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Consider the following text from the Torah (Deuteronomy, Chapter 17, Verse 14; it might be helpful to look up this text in a Bible and read the surrounding context):

When you have come into the land that the LORD your God is giving you, and have taken possession of it and settled in it, and you say, “I will set a king over me, like all the nations around me.”

Now consider the questions from the Student Manual:

  1. Is it possible to identify the text or author of the passage?
  2. If so, to what period of the sacred history of the religion does the passage belong?
  3. Of what literary quality is the passage; that is, does the passage relate a tradition’s sacred narrative? Is it of a philosophic nature?
  4. Does the passage reflect a doctrinal context; for instance, does it pertain to a doctrinal debate within the tradition? Does it reflect an awareness of (response to, criticism of) another religious tradition?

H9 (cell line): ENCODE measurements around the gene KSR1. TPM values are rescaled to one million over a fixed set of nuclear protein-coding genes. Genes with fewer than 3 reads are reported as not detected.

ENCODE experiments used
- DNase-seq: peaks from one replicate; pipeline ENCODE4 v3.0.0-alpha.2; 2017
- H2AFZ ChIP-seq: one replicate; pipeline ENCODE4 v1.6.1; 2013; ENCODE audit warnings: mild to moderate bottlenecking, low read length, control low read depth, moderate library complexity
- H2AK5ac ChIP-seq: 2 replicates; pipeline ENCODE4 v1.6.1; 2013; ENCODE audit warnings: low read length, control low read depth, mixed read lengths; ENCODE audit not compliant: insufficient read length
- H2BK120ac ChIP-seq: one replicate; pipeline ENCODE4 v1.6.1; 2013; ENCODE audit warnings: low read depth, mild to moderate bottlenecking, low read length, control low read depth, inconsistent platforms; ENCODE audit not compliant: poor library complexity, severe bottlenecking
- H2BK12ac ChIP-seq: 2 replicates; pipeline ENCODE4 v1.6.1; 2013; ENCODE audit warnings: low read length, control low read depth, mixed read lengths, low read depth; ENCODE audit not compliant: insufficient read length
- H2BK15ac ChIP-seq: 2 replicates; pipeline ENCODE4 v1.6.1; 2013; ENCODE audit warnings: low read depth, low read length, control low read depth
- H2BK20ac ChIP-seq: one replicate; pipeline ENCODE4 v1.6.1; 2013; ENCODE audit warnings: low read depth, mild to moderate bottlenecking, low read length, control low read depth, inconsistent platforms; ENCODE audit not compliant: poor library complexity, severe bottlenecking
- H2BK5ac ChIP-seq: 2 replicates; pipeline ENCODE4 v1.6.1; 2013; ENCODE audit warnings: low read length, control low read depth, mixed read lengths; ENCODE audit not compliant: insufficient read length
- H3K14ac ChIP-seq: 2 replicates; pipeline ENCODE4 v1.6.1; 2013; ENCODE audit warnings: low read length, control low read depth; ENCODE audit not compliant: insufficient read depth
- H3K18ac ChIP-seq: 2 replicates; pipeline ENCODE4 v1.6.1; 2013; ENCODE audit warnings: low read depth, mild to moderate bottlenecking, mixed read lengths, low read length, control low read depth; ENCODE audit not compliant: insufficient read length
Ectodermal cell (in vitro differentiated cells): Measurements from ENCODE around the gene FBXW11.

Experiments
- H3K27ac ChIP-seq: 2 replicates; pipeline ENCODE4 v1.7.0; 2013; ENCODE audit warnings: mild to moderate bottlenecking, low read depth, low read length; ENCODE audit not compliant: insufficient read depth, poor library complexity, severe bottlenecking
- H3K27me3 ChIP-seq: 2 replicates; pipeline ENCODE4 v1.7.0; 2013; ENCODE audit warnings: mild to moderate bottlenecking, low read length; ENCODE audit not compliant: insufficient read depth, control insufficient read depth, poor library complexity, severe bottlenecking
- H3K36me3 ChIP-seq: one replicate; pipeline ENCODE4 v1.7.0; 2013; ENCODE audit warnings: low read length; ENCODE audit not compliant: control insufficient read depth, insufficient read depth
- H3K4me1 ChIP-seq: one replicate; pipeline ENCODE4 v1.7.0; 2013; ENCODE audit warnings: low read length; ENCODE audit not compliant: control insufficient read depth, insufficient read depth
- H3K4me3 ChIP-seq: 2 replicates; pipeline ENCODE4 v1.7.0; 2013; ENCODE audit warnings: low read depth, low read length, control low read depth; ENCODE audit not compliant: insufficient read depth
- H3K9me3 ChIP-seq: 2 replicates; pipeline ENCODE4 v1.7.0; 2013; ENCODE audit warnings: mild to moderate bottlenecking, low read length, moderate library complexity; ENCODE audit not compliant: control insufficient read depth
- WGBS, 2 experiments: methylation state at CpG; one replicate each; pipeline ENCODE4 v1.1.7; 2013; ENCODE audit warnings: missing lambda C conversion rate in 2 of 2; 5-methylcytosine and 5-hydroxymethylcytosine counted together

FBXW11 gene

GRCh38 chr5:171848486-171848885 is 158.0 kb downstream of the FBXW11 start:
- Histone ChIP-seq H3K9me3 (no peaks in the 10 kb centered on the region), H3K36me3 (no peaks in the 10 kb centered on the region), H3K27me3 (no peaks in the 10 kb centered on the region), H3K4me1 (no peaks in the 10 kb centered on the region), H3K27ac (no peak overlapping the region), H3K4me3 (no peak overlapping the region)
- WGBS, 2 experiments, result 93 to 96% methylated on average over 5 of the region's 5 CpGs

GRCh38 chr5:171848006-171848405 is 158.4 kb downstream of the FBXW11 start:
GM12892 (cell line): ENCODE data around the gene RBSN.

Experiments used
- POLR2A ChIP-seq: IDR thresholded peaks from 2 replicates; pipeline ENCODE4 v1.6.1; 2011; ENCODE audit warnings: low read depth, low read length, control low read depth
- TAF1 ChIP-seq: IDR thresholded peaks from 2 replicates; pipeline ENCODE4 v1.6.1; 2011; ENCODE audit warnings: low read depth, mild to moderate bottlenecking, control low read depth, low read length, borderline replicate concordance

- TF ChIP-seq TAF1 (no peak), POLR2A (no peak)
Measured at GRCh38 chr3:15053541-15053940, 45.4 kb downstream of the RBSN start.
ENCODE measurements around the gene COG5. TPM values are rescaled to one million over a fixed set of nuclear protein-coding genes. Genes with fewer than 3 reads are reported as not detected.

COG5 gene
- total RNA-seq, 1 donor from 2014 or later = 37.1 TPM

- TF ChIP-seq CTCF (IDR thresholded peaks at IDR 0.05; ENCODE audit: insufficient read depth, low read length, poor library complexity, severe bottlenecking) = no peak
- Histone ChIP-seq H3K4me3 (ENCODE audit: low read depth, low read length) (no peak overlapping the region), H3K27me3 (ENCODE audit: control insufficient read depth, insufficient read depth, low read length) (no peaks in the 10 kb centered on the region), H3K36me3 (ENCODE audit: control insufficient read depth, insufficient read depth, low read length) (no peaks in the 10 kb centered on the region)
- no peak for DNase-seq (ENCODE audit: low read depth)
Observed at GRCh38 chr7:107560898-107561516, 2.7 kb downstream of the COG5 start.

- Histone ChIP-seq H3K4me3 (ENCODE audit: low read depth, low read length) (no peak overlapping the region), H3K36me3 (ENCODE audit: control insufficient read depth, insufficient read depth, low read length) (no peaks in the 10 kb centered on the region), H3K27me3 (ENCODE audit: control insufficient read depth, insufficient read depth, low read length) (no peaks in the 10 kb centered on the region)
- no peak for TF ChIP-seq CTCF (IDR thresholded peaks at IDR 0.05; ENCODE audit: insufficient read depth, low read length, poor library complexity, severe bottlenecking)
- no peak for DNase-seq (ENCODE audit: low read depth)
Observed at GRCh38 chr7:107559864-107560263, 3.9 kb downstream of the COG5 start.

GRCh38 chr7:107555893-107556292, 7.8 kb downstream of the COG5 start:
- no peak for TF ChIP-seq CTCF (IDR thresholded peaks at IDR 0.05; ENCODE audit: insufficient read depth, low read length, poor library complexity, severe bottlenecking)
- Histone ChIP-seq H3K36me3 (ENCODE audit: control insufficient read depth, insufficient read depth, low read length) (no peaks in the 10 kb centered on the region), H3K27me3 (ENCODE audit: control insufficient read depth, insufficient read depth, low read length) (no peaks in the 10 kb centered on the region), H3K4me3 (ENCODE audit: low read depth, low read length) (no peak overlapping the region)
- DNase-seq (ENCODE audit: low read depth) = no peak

5. Are particular ethical teachings related in the passage?
  6. Does it deal with any ritual practices or festivals?

Identifying the text

The texts in the assignments are all from the assigned readings. If you do not recall reading an assigned text, search through Sacred Texts of the World: A Universal Anthology. There you will find valuable information on the text which will help you to reconstruct some of the essential features of its background. In this case the text is not found in Sacred Texts of the World however, other texts from the same collection are found there. This is a Torah text from the book of Deuteronomy. Look in the index of The Sacred Paths of the West to see if there is any further information about the character of the Torah (yes there is) and perhaps something about Deuteronomy (nothing directly listed). Check other available reference works including the chart above on this webpage for further information. For texts of the Bible there are many reference works available and some will contain specific discussions on the authorship and dating of your text. Try and define the basic contribution made by the Torah and the book of Deuteronomy to Judaism.